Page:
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Thread: 2010 Acura TL

  1. #1
    Vulture of The Western World Eric's Avatar
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    Jul 2006
    The Land of The Edentulites

    2010 Acura TL

    Most mid-size luxury sport sedans are built on what you might call the "BMW model" - meaning, they're built on a rear wheel-drive chassis. This includes cars like the BMW 3 and 5 Series, Mercedes E-Class, Lexus GS, Cadillac CTS and Infiniti M, among others.

    Reason? Rear-drive is considered (rightly) the optimum layout for extreme high-performance driving, especially high-performance cornering. This is why most race cars - and virtually all serious high-performance street cars - are RWD.

    Or based on rear-drive layouts.

    But what about driving in the real world - on public roads at normal speeds? That's were it can be argued that rear-wheel-drive is often a liability. And where a front-wheel-drive (or all-wheel-drive) vehicle can be a more practical choice.

    One such car is the Acura TL.


    The TL is a mid-sized luxury-sport sedan available in front wheel-drive or all-wheel-drive versions. Prices begin at $35,105 for the standard FWD model and run to $43,385 for a top-of-the-line model equipped with AWD.


    The TL was "all new" for 2009, so the '10 version is mostly the same -with one important difference: this formerly automatic-only model now offers a six-speed manual transmission (but only AWD versions).


    Less expensive in base trim than many otherwise equivalent competitors; less likely to get stuck in the snow. Very high quality feel, fit and finish. Very "high tech" cabin/features. Beautiful V-6 engines. Six-speed manual transmission - at last!


    Transformers: Robots In Disguise front end; high tech gadgets may be intimidating to some. Can't get the six-speed manual unless you buy the more expensive AWD version.


    The TL comes standard with a 3.5 liter, 280 hp V-6 and five-speed automatic driving the front wheels. This engine has more power than the price-equivalent BMW 3-Series, the $32,850 328i (3 liters, 230 hp) as well as the 270 hp 3 liter V-6 that's standard in the also more expensive base model Cadillac CTS ($36,730). To get more power in either of those cars you have to spend more money for the optional engines.

    The bas TL also easily outguns the four-cylinder only Audi A4 (211 hp) and even manages to outmuscle the 3.2 liter V-6 in the larger, considerably more expensive Audi A6 - which starts at $45,200.

    Zero to 60 comes up in about 6.6 seconds - while gas mileage is pegged by the EPA at 18 city and 26 highway.

    The TL's optional engine is a 305 hp 3.7 liter V-6 working through Acura's Super Handling All-Wheel-Drive (SH-AWD) and either the five-speed automatic or the newly optional six-speed manual - which includes a hill-holder clutch to keep the car from rolling backward. The availability of a six-speed manual transmission definitely adds to the car's sporty character relative to competitors like the BMW 3, Caddy CTS and Audi A4 that also offer manual gearboxes.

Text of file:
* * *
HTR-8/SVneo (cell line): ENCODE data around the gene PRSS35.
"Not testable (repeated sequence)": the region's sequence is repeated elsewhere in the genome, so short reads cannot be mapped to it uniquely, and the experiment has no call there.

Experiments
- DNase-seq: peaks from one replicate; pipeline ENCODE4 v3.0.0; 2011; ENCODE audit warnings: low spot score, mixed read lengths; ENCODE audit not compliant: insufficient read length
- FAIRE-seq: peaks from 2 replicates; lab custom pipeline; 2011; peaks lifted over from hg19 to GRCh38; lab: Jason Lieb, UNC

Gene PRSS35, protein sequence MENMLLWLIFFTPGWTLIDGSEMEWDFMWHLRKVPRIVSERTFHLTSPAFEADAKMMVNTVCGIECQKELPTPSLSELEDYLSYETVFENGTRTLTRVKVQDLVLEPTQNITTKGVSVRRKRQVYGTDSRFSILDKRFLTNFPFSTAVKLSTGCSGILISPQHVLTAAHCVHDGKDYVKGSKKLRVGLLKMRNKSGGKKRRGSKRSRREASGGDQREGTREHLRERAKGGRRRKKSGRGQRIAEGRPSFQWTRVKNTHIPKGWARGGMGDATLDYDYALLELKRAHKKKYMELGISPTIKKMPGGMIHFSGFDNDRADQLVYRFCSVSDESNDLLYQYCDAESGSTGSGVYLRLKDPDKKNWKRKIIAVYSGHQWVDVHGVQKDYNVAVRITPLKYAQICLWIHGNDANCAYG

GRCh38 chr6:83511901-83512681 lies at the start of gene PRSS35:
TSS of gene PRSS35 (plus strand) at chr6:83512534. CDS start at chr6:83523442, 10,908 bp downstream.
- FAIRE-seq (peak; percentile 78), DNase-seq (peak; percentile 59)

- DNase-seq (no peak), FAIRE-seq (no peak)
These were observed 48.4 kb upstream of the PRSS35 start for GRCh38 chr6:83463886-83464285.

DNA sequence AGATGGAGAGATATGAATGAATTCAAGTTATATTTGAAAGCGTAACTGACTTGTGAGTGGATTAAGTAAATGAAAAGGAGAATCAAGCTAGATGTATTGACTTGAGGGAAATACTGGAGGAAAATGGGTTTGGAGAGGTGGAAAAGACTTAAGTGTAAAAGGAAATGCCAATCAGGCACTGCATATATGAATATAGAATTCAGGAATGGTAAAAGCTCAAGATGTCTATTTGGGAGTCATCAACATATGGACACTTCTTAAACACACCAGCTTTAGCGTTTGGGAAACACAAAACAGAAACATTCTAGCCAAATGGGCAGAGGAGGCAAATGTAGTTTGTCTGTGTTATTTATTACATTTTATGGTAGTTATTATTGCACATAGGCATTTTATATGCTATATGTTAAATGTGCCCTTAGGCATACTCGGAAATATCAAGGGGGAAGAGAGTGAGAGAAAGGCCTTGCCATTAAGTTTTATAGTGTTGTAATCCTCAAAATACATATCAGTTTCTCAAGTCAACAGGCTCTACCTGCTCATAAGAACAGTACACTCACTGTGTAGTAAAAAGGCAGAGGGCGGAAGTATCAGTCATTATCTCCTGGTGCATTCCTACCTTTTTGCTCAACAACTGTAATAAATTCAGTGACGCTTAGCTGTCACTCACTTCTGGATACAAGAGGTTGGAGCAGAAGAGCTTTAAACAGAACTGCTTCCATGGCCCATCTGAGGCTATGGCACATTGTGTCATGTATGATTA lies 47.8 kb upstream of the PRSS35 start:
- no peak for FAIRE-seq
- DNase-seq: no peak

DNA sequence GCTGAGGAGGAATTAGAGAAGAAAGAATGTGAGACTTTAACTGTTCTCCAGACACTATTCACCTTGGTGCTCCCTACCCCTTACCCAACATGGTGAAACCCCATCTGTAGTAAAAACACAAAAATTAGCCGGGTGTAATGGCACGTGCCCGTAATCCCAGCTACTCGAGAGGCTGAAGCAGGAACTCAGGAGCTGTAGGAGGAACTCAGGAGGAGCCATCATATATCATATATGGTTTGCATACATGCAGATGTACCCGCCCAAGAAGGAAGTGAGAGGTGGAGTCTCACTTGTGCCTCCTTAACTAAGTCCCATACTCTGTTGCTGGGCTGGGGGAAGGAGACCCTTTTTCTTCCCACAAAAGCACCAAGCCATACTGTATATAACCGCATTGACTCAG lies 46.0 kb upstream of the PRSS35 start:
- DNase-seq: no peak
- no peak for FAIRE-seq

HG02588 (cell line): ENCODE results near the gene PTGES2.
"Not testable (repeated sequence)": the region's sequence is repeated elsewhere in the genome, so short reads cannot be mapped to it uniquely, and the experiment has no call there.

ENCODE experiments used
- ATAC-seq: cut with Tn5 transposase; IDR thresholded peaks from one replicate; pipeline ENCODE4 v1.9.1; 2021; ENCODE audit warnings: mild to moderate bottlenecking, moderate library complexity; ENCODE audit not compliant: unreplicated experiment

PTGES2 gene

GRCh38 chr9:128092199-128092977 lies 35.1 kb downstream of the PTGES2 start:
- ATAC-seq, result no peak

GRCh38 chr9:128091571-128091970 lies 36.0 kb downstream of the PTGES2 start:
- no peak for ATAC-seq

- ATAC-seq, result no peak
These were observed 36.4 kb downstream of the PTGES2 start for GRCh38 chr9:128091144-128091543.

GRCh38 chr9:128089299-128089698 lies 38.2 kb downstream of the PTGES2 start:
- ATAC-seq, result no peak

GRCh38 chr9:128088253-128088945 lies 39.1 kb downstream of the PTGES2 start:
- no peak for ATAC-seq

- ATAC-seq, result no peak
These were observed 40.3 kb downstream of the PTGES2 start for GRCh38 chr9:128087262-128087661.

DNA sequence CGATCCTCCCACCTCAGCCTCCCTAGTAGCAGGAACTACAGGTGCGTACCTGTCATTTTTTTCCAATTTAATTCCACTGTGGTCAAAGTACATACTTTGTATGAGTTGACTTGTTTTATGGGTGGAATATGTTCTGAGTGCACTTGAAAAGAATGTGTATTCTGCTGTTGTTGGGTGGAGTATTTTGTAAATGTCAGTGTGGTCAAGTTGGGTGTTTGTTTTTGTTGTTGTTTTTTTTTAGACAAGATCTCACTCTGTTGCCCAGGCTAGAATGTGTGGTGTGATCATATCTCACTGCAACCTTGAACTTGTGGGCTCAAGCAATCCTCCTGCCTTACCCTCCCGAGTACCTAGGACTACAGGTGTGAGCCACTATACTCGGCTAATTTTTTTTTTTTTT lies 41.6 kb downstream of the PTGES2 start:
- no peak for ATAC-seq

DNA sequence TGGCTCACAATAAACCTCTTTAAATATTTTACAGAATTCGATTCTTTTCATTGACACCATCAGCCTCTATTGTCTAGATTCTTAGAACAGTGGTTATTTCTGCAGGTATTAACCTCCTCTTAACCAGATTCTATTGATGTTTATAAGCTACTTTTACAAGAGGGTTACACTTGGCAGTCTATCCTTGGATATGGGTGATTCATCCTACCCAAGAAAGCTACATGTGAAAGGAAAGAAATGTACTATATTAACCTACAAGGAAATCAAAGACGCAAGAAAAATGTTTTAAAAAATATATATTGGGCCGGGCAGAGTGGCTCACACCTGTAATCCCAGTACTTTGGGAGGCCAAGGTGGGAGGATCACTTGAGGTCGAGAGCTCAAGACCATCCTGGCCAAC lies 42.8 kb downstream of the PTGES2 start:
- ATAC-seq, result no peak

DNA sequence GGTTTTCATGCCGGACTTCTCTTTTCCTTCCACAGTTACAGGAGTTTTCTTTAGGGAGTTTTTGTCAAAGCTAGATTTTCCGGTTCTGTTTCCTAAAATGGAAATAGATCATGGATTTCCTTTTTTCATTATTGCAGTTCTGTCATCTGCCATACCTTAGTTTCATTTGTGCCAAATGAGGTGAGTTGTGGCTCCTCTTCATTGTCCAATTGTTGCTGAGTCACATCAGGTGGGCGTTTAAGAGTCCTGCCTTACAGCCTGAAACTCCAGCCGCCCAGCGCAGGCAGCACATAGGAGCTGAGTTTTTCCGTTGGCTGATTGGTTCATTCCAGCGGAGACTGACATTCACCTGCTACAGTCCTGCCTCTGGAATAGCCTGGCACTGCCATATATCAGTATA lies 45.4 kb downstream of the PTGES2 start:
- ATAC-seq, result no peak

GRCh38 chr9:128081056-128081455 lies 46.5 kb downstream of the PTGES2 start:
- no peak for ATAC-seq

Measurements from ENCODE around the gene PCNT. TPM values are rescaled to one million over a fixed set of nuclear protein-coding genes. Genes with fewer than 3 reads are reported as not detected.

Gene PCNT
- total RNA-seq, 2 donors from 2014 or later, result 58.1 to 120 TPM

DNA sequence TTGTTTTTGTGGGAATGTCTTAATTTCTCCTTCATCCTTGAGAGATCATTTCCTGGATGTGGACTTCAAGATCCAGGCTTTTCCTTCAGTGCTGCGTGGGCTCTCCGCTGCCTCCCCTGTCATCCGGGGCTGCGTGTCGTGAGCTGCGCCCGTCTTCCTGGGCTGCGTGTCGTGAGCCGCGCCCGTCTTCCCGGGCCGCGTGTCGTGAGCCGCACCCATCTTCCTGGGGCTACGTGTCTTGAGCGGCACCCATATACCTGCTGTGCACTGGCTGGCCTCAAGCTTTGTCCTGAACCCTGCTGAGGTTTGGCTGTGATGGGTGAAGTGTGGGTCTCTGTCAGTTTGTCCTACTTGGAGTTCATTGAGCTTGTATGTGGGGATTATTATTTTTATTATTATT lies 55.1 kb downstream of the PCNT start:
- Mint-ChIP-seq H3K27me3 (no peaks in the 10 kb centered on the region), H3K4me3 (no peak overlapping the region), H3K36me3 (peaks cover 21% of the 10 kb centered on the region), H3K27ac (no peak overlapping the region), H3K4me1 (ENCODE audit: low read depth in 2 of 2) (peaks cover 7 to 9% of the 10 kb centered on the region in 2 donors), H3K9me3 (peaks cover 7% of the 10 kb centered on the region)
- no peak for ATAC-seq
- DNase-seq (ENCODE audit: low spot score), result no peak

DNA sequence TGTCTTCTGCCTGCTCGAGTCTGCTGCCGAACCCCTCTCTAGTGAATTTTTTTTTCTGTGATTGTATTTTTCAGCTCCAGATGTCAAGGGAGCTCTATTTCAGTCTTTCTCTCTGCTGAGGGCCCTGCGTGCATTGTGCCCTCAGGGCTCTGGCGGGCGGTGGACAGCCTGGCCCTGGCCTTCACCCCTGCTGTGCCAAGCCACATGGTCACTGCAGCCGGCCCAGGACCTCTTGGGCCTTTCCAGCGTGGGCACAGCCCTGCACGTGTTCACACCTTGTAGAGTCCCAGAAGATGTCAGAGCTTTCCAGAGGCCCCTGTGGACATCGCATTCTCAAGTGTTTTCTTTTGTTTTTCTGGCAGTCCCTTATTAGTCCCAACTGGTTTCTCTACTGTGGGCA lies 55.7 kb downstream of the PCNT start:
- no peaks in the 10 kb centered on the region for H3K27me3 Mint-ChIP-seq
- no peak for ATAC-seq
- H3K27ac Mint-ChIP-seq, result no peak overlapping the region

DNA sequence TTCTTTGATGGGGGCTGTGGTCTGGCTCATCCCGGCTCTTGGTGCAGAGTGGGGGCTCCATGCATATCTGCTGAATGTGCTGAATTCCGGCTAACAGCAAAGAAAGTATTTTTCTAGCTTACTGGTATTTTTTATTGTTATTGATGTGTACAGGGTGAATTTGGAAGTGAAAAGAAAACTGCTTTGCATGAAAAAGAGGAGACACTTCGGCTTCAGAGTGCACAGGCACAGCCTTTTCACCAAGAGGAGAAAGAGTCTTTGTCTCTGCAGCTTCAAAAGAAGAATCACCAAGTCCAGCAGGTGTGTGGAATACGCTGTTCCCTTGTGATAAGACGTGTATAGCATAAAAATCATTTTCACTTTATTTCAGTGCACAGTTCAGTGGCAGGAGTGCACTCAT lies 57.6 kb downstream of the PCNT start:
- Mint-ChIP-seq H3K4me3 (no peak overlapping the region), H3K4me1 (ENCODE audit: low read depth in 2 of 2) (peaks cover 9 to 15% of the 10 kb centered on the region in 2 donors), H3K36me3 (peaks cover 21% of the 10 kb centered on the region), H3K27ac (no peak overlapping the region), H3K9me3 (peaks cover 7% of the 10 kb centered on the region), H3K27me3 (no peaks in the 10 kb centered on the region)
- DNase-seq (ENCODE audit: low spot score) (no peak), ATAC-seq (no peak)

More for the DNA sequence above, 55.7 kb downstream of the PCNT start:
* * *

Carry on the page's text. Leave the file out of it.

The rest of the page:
However, there are a couple of downsides.

    The most obvious is the much higher cost. To get that six-speed you have to buy the 3.7 liter/AWD-equipped TL, which starts at $43,385. It's not just that it's a big jump from the $35,105 base price of the 3.5 liter/FWD TL. It's that the price hike takes away the price advantage the TL enjoyed relative to the standard (and less potent) versions of some of its main competition. The 3.7 liter/AWD equipped TL's base price is actually higher than the price of the 300 hp, twin-turbo AWD-equipped BMW 335i xDrive ($42,300).

    Where the Acura had a clear cut advantage, it's now a dead heat.

    The $43k base price of the 3.7 liter/AWD TL also puts it closer to cars like Infiniti's outstanding 303 hp M35 sedan ($45,800).

    But perhaps the biggest downside isn't the price but the fact that the more expensive TL isn't significantly quicker than standard model - despite the on-paper 25 hp advantage (and the six-speed manual gearbox).

    Reason? Weight. The AWD-equipped TL is nearly 200 pounds heavier than the FWD TL (3,721 lbs. vs. 3,889 lbs.). This negates the more expensive model's horsepower advantage - and not just relative to the $35k base model TL. A 335i BMW (with or without AWD) is much quicker - capable of reaching 60 mph in just over 5 seconds - and for less money than Acura wants for the slower, more expensive 3.7 liter/AWD-equipped TL.

    Acura should think about offering the six-speed manual in the 3.5 liter TL - and upping the horsepower/performance of the 3.7 liter TL.

    Or lowering its price.


    One of the TL's chief selling points is its available SH-AWD system - which is more advanced than the AWD systems offered by most competitors. The typical system will normally send most of the engine's power to either the front wheels (in FWD-based cars like the Audi A4) or the rear wheels (in RWD-based cars like the BMW 3 and Infiniti M35) during normal driving - with increasing power routed to the other set of wheels under hard acceleration or when the system detects wheel slip at the primary drive wheels.

    The main objective here is traction.